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Waves of Touch

Posted April 13, 2018

Touch: We use it all the time to interact with the world around us. Yet the sense of touch is far less understood than our other senses, such as vision and hearing. Our hands and brain gather a wealth of information as we interact with objects in our environment, but the ways in which this data is captured are something of a mystery.

Enter UC Santa Barbara’s Yon Visell, an advocate for more research into the physical mechanisms of human touch sensing, which would pave the way for new technologies of increasing relevance to modern society, from wearables to robots to virtual and augmented reality.

UCSB researcher Yon Visell and a device of the type used to simulate the forces felt by the hand when touching an object. Image credit: Sonia Fernandez

“Recent research has shown that even lightly touching an object with a finger excites elastic waves that travel throughout the hand, eliciting responses in the sensory nervous system that evoke the conscious experience of touch,” said Visell, an assistant professor with appointments in UCSB’s Department of Electrical and Computer Engineering and in its Media Arts and Technology graduate program.“But the physical processes that are involved are as yet unclear.”

Now, with a National Science Foundation CAREER award, Visell aims to use his expertise in haptics — the science of communicating via touch — to shed light on its wave-like nature, with outcomes that could set the stage for advances in a wide array of fields, from engineering to neuroscience, medicine and education.

We greatly appreciate the support of the National Science Foundation, and in particular of the Cyber Human Systems program, for supporting our research on haptics — an area of growing importance that contains many surprising and enigmatic challenges,” Visell said. “Everyone has a lifetime of experience in interacting with the world via touch, yet our understanding of this important modality remains limited. We are excited to have the opportunity to expand our knowledge of haptics, and to create new engineering systems that make use of it.”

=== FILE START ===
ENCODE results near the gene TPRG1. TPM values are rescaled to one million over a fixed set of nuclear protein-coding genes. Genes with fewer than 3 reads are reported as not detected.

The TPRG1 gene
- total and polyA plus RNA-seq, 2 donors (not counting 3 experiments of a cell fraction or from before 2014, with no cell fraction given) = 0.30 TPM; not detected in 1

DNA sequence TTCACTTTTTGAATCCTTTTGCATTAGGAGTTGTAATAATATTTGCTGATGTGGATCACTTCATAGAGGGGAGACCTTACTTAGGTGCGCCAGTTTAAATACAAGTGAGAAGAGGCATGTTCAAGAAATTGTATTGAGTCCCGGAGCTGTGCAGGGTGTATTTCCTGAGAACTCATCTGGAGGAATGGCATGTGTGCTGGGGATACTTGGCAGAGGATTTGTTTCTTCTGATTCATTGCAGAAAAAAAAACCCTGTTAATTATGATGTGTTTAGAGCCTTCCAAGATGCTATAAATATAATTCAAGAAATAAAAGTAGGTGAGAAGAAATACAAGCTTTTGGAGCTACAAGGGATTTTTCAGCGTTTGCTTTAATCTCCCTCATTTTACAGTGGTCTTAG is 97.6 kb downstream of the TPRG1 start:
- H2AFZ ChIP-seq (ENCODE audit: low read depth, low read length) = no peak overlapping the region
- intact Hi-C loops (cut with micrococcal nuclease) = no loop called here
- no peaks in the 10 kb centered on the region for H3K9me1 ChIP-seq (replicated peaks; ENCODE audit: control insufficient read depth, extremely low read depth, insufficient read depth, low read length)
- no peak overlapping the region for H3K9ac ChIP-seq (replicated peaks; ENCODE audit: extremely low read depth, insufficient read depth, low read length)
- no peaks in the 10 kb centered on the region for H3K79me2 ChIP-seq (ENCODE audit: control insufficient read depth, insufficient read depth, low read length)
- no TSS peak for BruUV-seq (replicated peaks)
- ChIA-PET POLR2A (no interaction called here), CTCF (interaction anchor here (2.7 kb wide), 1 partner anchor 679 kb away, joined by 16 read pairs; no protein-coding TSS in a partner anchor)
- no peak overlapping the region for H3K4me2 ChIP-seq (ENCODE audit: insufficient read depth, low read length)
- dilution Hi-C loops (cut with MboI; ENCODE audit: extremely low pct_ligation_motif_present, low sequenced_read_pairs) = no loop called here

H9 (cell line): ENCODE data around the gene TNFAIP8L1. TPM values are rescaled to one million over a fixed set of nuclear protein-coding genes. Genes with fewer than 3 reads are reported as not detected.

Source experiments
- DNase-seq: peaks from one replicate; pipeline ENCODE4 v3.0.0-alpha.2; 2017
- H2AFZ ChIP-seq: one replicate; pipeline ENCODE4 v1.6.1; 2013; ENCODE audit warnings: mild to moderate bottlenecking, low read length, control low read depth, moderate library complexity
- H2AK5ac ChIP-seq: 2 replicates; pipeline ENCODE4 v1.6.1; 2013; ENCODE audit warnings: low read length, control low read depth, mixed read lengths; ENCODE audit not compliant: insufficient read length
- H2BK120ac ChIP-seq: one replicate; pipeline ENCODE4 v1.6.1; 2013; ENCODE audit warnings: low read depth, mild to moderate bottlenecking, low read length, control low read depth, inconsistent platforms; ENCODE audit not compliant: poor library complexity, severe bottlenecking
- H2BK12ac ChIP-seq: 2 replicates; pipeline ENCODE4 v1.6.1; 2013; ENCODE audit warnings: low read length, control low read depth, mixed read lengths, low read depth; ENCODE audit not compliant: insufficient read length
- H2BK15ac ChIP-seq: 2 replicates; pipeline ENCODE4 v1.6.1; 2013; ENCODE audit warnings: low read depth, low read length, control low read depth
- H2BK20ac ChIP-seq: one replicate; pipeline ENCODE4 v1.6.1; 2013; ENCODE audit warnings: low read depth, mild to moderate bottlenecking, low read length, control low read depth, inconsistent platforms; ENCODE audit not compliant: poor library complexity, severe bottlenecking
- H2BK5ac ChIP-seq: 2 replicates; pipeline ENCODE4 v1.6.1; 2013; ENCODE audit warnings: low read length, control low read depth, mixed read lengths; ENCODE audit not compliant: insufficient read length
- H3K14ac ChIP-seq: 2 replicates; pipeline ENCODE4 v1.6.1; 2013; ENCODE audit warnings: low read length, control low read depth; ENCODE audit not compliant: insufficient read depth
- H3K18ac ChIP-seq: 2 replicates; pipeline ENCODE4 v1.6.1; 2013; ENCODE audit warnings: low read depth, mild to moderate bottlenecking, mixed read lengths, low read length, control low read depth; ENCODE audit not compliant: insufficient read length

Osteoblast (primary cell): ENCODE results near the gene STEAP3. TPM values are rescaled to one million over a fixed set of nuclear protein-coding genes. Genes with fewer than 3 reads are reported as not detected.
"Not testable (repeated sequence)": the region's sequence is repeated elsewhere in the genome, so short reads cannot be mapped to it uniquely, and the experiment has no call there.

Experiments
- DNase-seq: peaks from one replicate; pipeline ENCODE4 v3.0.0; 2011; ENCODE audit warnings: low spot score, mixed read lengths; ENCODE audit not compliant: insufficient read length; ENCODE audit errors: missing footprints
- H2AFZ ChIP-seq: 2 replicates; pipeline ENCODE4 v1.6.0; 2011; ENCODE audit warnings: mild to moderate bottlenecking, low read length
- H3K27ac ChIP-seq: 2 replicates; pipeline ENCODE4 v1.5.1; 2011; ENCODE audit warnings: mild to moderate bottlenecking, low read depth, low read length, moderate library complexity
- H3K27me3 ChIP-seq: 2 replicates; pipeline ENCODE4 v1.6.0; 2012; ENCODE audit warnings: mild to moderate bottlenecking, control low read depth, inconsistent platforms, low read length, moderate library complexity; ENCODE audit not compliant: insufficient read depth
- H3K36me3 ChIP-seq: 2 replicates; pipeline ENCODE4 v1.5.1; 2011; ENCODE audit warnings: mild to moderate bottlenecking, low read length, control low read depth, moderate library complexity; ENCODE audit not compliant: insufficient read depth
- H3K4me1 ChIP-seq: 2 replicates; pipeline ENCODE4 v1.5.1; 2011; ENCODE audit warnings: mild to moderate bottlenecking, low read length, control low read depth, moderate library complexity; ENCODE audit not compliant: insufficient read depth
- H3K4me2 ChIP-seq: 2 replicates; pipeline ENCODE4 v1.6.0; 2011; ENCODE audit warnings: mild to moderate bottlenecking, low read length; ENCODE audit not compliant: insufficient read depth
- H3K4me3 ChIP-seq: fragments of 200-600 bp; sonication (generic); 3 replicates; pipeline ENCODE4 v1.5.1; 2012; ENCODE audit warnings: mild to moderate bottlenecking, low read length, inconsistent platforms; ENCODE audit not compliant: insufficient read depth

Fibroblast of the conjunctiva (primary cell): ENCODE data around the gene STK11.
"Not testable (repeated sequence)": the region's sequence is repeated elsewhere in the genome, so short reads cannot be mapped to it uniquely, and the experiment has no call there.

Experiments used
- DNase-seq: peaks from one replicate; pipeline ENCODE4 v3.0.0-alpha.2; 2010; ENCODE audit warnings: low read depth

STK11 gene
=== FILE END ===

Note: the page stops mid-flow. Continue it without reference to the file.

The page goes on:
Haptic engineering is already improving our modern lives. Our smart watches signal us when we receive a message or call, and interactive screens respond with a simulated “click” when we press a digital button. Video game controllers use haptics to heighten our experience when playing. Today, it is not difficult to imagine a future where haptic virtual reality enables new forms of hands-on education, in which haptic feedback is able to seamlessly augment our physical surroundings with digital controls, or a 3D model normally viewed on a computer screen becomes a palpable digital object that we can sculpt with our hands.

“In order to realize these innovations in human-machine interaction, fundamental advances are needed in our understanding of the sense of touch and movement of the body,” Visell said.

The research of Visell’s RE Touch Lab will quantitatively explore mechanisms of touch-elicited wave propagation in order to catalyze advances in technologies for haptic sensing and feedback. The outcomes of their project will have broad impact by establishing a unique approach to teaching concepts from engineering and neuroscience to students at all levels. They’ll do so by using the sense of touch as both a focal point and an arena for creative hands-on learning; enabling science outreach to the public through the “Unknown Territories” weekly radio talk show co-hosted by Visell and Katja Seltmann, director of the UCSB Cheadle Center for Biodiversity and Ecological Restoration; and contributing to new technologies for aiding individuals with complex sensory impariments.

Source: UC Santa Barbara

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